Images and words by Sam Wiebe
The queen stage of the 2015 Amgen Tour of California was a brutal route, consisting of two trips up one of the state’s most difficult roads on Mt. Baldy. The first half of the race served as a warm up of sorts, with the course ascending to 4500′ above sea level on Glendale Ridge Road. Then it was back down a winding descent into Glendora and back up for the “real” climb on Glendora Mountain Road to the 6500′ summit of Baldy. The climb inspires fear in the hearts of climbers and sprinters alike. It is relentless and steep, and provides almost zero recovery time. The peloton also faced rare weather conditions for Inland Empire, with temperatures peaking in the 40’s. The cold weather and fog were a remnant of the stage cancelling storm at Big Bear one day earlier, and provided a slight bit of relief for the peloton. It was a mentally and physically fatiguing day for the riders. Phil Gaimon finished 17th from an elite lead group of climbers and the stage was won by France’s newest rising star, 22-year old Julian Alaphilppe. The result moved Gaimon into 14th on general classification.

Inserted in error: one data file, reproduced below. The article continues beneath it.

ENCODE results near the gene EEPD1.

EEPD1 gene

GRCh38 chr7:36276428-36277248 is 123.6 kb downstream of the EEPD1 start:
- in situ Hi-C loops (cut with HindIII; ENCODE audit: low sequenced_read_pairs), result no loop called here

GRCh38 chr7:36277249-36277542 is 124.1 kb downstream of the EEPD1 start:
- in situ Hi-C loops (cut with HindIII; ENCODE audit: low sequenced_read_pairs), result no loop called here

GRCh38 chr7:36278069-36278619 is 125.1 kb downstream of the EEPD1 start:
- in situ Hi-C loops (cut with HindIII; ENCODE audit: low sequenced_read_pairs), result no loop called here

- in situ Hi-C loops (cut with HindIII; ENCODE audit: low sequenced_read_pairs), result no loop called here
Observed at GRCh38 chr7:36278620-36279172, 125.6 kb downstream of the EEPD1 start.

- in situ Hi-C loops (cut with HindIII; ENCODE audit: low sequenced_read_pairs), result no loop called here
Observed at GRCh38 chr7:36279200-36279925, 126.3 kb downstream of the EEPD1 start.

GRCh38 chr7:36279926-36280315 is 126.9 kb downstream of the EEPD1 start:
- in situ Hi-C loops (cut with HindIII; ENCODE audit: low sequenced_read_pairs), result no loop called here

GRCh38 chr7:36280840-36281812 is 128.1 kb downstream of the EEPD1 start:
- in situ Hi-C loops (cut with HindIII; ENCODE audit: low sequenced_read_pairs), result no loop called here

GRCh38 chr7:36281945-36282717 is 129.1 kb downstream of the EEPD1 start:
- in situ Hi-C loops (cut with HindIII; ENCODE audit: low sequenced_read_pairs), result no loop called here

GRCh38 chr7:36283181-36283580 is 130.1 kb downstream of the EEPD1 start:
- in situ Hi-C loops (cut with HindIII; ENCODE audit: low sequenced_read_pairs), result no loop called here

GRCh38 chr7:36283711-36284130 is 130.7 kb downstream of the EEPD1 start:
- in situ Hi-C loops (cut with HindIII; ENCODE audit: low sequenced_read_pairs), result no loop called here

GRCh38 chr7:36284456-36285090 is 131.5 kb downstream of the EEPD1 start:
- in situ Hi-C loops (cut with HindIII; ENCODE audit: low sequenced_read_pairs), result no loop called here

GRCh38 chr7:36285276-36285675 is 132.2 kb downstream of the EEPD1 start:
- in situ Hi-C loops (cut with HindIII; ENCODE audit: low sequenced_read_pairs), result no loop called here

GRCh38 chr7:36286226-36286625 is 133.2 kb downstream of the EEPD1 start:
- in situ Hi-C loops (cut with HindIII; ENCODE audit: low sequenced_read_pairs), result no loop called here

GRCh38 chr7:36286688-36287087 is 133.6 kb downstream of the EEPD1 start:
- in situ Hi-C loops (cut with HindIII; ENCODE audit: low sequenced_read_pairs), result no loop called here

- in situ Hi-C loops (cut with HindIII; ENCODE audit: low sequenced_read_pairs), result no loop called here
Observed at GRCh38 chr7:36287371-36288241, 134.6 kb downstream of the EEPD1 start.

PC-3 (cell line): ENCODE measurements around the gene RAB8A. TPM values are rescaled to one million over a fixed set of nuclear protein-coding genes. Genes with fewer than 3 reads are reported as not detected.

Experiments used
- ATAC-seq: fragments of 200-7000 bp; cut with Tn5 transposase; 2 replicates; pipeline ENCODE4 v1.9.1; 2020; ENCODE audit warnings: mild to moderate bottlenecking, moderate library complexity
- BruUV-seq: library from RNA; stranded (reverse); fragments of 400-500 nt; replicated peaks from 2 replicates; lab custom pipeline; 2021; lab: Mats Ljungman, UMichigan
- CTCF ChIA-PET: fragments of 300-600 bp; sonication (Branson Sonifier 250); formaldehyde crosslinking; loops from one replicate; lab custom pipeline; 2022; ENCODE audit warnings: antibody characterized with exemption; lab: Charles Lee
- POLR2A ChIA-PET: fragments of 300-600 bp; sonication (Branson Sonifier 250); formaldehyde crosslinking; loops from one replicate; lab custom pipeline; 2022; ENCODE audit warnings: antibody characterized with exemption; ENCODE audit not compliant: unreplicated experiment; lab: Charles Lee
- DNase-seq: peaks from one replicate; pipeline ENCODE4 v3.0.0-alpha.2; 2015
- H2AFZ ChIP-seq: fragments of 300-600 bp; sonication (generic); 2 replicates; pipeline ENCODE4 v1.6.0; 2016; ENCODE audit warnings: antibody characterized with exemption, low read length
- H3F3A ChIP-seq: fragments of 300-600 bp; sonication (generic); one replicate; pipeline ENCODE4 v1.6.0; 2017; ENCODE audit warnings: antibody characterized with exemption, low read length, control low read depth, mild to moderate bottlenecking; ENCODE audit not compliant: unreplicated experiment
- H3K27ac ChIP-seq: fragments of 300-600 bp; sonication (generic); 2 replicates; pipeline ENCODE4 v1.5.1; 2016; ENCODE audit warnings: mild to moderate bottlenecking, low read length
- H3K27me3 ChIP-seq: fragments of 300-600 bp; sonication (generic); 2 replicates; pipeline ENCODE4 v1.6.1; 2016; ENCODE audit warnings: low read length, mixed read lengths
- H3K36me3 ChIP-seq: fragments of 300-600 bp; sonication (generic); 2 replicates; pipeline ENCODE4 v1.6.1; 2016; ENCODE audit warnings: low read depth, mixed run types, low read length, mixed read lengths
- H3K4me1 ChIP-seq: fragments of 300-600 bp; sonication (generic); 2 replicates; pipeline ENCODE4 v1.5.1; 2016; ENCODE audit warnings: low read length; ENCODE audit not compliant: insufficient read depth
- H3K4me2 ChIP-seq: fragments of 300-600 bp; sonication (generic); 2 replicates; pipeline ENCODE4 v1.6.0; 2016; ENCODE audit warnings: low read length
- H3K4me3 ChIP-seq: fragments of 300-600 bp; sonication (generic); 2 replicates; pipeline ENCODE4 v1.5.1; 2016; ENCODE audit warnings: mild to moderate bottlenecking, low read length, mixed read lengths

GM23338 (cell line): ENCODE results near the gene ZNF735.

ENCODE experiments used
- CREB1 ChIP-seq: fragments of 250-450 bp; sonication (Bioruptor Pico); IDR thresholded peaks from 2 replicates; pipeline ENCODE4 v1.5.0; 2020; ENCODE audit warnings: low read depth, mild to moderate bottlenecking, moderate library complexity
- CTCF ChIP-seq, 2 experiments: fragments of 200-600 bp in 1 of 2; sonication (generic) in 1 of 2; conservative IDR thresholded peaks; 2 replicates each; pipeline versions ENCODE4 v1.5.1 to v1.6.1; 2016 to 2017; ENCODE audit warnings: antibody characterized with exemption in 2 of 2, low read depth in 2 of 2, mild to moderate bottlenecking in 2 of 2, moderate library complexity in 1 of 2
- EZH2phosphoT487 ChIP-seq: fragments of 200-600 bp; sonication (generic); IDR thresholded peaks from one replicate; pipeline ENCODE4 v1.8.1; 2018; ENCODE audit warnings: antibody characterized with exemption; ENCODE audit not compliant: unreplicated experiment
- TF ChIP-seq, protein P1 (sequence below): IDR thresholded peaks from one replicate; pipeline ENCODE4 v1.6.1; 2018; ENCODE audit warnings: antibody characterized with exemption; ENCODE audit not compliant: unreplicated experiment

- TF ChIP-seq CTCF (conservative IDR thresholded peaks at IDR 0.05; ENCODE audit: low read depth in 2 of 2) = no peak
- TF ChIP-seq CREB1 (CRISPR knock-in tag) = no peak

The team’s other hope for a result on Mt. Baldy, Mike Woods, suffered mightily in yesterday’s time trial and again on the queen stage, due to a stomach bug contracted earlier in the race. Lots of sleep and very little food led to Woods losing time on a course that would normally suit him perfectly, leaving the team looking forward to one last chance in the flat, sprinter friendly eighth and final stage from L.A. Live to Pasadena.Recovery
The Race After the Race
Little recognition is given to the mechanics and soignuers as they begin their work after the race is finished. For the mechanics that means washing every piece of equipment and vehicle to a spotless state. For the soignuers, it means massaging the athletes and preparing the food and hydration for the following stage. It is a vital part of stage racing.